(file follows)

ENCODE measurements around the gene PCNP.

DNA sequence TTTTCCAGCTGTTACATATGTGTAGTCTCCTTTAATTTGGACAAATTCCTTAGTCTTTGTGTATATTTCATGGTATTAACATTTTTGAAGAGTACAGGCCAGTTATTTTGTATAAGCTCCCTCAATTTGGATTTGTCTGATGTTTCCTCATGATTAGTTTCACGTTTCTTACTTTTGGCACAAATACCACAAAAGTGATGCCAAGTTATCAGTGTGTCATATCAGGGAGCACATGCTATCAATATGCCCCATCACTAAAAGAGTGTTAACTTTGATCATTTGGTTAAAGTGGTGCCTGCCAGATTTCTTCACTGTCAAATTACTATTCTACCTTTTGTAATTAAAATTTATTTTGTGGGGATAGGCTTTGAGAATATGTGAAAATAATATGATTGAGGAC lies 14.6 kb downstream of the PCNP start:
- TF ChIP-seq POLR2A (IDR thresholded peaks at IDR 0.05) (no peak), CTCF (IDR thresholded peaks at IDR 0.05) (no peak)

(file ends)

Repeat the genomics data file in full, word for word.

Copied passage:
ENCODE measurements around the gene PCNP.

DNA sequence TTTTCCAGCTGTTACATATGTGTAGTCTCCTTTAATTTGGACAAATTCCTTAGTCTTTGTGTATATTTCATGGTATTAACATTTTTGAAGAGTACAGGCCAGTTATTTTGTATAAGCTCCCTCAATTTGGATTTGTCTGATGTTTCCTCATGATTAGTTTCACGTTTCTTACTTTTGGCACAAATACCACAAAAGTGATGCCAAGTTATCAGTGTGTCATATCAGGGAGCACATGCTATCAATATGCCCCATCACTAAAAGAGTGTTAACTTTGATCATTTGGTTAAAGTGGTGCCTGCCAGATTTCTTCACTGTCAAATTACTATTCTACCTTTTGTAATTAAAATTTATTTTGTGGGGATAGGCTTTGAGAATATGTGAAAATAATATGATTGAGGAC lies 14.6 kb downstream of the PCNP start:
- TF ChIP-seq POLR2A (IDR thresholded peaks at IDR 0.05) (no peak), CTCF (IDR thresholded peaks at IDR 0.05) (no peak)